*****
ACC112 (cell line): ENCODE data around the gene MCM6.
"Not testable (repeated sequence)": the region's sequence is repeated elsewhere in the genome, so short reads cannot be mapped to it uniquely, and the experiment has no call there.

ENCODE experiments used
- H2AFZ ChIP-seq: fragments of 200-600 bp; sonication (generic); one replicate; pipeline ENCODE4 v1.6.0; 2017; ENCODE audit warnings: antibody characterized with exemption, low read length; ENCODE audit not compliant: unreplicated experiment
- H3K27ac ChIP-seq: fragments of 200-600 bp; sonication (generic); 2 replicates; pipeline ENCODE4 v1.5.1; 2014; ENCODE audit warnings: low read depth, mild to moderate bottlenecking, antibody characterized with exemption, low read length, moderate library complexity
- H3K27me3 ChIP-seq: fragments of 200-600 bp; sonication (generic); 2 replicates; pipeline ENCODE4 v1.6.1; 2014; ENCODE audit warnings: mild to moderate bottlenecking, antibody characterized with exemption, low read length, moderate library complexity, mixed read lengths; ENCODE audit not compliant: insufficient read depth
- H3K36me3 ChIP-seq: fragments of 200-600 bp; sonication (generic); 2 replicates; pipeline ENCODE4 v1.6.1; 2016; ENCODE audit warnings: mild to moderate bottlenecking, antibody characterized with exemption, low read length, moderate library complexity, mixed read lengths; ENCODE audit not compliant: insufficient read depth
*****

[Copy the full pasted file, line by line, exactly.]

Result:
ACC112 (cell line): ENCODE data around the gene MCM6.
"Not testable (repeated sequence)": the region's sequence is repeated elsewhere in the genome, so short reads cannot be mapped to it uniquely, and the experiment has no call there.

ENCODE experiments used
- H2AFZ ChIP-seq: fragments of 200-600 bp; sonication (generic); one replicate; pipeline ENCODE4 v1.6.0; 2017; ENCODE audit warnings: antibody characterized with exemption, low read length; ENCODE audit not compliant: unreplicated experiment
- H3K27ac ChIP-seq: fragments of 200-600 bp; sonication (generic); 2 replicates; pipeline ENCODE4 v1.5.1; 2014; ENCODE audit warnings: low read depth, mild to moderate bottlenecking, antibody characterized with exemption, low read length, moderate library complexity
- H3K27me3 ChIP-seq: fragments of 200-600 bp; sonication (generic); 2 replicates; pipeline ENCODE4 v1.6.1; 2014; ENCODE audit warnings: mild to moderate bottlenecking, antibody characterized with exemption, low read length, moderate library complexity, mixed read lengths; ENCODE audit not compliant: insufficient read depth
- H3K36me3 ChIP-seq: fragments of 200-600 bp; sonication (generic); 2 replicates; pipeline ENCODE4 v1.6.1; 2016; ENCODE audit warnings: mild to moderate bottlenecking, antibody characterized with exemption, low read length, moderate library complexity, mixed read lengths; ENCODE audit not compliant: insufficient read depth